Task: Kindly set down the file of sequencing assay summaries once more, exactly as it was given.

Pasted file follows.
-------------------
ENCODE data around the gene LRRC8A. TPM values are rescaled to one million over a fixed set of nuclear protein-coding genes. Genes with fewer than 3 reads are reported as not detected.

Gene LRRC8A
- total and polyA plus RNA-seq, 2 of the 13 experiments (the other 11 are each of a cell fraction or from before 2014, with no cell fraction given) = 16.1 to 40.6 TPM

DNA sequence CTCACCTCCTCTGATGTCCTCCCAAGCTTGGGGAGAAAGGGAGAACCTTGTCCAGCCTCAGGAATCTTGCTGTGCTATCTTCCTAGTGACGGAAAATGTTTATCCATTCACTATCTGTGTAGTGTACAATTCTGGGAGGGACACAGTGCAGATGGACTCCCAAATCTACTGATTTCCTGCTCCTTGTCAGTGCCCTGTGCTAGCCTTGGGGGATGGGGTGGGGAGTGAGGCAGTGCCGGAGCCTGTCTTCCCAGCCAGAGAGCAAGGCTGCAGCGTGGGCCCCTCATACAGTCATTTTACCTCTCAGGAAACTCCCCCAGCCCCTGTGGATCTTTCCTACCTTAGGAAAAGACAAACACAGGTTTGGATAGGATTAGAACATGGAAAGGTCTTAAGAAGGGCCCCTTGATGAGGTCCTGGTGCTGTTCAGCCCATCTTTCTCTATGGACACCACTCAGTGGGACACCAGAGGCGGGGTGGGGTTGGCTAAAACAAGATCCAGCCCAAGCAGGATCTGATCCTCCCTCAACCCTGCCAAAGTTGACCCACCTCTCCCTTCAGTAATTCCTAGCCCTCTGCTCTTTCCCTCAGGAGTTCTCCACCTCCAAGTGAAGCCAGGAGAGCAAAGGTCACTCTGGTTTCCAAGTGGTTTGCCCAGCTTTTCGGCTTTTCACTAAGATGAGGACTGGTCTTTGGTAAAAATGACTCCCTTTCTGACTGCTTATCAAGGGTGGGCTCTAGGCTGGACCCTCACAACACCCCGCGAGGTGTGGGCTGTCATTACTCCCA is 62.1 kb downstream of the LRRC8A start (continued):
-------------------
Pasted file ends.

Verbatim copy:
ENCODE data around the gene LRRC8A. TPM values are rescaled to one million over a fixed set of nuclear protein-coding genes. Genes with fewer than 3 reads are reported as not detected.

Gene LRRC8A
- total and polyA plus RNA-seq, 2 of the 13 experiments (the other 11 are each of a cell fraction or from before 2014, with no cell fraction given) = 16.1 to 40.6 TPM

DNA sequence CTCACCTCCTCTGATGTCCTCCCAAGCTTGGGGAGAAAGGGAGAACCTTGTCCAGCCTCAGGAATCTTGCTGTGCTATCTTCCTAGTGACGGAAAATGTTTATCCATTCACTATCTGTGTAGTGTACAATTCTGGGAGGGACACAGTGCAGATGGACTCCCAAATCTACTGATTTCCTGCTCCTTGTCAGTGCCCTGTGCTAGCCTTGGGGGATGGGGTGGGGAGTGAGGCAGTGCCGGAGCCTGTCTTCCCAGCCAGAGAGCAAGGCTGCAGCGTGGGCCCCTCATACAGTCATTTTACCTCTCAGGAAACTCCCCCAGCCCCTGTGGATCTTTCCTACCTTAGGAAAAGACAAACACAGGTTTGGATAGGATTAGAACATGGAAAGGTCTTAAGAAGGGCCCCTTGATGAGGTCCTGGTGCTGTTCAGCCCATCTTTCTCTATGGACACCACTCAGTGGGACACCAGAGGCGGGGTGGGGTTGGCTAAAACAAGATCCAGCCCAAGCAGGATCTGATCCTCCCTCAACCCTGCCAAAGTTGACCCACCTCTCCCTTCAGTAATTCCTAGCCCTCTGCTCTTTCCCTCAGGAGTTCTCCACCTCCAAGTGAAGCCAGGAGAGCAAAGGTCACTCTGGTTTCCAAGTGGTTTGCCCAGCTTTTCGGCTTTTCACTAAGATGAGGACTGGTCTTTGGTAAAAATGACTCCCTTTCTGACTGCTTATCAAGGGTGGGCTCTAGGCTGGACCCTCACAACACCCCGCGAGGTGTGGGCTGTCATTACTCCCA is 62.1 kb downstream of the LRRC8A start (continued):